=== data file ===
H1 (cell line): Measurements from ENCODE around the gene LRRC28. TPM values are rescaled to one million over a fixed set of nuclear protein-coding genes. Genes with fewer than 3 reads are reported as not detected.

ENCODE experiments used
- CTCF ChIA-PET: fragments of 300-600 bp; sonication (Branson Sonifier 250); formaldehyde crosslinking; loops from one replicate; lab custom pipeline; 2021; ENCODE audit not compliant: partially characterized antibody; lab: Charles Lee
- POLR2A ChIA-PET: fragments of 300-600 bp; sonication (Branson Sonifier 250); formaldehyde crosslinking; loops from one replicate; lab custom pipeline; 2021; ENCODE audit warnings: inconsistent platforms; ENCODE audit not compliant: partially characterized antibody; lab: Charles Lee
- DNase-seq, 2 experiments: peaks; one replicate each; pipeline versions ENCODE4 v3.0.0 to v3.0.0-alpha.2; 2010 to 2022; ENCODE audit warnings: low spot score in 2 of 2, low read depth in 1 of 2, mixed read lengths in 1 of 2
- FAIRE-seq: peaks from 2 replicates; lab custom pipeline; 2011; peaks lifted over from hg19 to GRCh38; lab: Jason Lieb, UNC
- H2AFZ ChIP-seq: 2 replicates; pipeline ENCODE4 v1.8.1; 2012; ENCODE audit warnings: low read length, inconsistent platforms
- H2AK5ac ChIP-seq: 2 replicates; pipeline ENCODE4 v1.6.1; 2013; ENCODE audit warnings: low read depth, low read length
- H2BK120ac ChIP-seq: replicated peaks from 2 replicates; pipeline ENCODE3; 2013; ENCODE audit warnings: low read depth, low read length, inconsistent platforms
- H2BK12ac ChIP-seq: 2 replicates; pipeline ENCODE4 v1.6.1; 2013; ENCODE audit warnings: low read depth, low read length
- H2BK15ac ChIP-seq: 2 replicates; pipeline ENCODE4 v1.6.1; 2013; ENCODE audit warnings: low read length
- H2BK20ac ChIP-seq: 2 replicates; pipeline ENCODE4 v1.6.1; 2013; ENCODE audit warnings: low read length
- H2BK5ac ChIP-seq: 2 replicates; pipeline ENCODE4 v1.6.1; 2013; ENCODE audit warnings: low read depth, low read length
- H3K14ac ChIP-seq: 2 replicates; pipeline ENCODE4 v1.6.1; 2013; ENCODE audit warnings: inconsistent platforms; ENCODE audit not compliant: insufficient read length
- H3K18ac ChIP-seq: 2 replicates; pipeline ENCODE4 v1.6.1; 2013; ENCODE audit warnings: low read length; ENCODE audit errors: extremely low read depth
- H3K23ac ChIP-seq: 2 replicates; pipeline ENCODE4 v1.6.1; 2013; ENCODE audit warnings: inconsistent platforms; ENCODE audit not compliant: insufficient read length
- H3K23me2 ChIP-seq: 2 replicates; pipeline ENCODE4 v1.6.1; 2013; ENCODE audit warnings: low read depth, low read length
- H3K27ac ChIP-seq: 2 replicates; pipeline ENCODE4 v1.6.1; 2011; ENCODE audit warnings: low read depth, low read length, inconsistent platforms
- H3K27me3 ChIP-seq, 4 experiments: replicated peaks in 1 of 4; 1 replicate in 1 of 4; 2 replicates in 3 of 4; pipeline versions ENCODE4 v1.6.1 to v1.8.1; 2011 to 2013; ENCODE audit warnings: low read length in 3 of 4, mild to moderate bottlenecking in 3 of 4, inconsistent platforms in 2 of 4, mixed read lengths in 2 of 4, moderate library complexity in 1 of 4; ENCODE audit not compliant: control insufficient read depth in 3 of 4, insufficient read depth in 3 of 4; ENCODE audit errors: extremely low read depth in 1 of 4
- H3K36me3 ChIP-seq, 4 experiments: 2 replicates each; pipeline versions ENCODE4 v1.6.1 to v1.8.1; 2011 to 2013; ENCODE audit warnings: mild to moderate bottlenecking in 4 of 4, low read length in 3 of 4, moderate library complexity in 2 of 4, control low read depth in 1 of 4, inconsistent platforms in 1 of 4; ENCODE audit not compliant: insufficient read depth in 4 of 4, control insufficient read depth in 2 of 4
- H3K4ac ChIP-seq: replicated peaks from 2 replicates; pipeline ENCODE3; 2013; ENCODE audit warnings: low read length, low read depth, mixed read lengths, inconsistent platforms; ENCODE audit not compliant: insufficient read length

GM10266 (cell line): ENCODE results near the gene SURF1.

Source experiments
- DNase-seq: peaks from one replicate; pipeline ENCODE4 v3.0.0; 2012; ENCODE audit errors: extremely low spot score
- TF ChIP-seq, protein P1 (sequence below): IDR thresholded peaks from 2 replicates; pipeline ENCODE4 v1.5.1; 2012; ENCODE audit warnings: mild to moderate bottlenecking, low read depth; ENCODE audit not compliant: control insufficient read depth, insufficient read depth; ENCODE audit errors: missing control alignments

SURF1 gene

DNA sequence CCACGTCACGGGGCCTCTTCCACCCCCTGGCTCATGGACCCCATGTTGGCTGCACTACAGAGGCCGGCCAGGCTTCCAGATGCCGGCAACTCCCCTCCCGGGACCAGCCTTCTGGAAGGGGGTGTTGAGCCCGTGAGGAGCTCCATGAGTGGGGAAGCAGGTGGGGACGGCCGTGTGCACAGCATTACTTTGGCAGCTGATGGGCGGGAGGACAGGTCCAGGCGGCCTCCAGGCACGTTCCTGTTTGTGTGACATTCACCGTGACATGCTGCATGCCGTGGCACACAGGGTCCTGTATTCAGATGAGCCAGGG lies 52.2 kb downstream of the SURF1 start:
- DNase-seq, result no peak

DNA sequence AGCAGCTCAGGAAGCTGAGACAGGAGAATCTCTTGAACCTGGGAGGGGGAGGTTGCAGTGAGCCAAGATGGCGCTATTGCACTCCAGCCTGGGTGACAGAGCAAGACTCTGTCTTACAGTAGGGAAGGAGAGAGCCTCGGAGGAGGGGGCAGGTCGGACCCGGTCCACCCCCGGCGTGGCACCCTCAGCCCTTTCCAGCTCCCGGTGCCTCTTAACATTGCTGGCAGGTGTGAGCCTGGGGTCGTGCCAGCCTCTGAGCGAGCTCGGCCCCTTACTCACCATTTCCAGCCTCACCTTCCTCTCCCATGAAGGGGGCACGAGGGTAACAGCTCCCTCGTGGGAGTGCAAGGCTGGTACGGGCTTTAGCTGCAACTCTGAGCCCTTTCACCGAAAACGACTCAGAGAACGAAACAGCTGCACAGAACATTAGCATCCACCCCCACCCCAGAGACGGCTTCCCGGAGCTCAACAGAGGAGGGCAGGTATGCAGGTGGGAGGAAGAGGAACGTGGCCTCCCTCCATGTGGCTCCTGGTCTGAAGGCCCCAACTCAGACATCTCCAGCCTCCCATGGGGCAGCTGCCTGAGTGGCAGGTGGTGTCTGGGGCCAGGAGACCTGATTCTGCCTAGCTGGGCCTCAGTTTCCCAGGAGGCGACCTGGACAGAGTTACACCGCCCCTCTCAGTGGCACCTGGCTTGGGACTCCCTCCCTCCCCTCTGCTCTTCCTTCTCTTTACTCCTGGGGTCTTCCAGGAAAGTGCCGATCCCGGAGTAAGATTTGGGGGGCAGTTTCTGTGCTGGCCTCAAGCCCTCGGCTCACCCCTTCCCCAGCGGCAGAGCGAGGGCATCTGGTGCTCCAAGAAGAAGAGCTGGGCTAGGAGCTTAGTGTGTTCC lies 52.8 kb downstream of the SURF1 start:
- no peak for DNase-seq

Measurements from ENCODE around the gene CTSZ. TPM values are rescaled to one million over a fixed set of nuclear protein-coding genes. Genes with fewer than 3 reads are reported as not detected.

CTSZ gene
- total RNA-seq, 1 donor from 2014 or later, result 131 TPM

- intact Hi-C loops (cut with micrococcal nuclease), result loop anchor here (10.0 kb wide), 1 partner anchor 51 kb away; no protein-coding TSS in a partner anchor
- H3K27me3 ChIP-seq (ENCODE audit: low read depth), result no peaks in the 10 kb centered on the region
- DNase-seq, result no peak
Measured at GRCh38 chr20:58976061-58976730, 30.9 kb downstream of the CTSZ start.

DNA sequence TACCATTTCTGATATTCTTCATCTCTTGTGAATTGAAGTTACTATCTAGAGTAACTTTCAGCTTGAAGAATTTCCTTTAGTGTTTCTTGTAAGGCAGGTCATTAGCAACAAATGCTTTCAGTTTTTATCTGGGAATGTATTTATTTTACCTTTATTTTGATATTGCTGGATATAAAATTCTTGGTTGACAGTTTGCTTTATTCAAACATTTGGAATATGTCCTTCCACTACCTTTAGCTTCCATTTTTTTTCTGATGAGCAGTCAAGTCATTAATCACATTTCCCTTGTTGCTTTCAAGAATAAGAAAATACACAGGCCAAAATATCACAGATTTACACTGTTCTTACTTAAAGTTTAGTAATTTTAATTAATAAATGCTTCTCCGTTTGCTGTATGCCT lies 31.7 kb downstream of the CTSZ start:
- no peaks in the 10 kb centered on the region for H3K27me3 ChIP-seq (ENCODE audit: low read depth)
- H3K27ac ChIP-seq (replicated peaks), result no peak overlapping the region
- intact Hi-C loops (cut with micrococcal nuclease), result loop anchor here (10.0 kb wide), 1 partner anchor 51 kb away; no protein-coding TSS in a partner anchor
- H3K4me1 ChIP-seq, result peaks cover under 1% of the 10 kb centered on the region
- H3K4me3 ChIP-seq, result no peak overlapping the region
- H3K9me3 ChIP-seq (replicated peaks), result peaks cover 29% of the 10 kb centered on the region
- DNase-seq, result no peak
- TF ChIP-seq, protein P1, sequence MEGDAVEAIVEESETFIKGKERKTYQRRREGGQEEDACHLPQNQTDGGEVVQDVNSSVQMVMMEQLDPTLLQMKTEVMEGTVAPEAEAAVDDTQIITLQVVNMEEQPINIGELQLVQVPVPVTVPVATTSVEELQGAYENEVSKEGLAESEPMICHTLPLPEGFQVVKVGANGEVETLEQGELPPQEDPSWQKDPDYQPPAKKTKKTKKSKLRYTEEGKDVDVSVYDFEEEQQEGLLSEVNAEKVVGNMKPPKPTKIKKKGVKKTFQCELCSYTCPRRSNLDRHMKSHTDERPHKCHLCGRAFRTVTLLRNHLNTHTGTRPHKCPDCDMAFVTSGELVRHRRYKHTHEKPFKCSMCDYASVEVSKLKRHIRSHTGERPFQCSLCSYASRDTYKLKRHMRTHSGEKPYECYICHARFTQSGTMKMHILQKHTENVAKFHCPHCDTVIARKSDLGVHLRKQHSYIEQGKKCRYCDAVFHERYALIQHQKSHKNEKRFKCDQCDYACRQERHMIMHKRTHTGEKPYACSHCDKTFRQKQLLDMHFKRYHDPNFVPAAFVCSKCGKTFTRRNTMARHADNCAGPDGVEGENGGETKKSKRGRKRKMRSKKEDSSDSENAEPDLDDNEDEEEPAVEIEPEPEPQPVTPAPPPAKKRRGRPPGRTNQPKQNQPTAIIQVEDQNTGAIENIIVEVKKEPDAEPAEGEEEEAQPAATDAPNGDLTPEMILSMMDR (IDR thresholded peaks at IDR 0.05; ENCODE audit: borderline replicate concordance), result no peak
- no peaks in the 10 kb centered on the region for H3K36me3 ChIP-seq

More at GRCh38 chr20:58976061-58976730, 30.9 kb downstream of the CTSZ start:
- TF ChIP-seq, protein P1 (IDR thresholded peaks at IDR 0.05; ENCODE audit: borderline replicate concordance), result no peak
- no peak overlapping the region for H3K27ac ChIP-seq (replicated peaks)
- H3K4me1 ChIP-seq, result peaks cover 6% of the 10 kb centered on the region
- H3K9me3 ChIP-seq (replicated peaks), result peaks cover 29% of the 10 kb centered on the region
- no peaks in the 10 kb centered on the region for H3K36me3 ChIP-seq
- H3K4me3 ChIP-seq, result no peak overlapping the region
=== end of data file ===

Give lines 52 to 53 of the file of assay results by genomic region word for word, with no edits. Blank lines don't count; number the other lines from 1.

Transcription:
- H3K9me3 ChIP-seq (replicated peaks), result peaks cover 29% of the 10 kb centered on the region
- no peaks in the 10 kb centered on the region for H3K36me3 ChIP-seq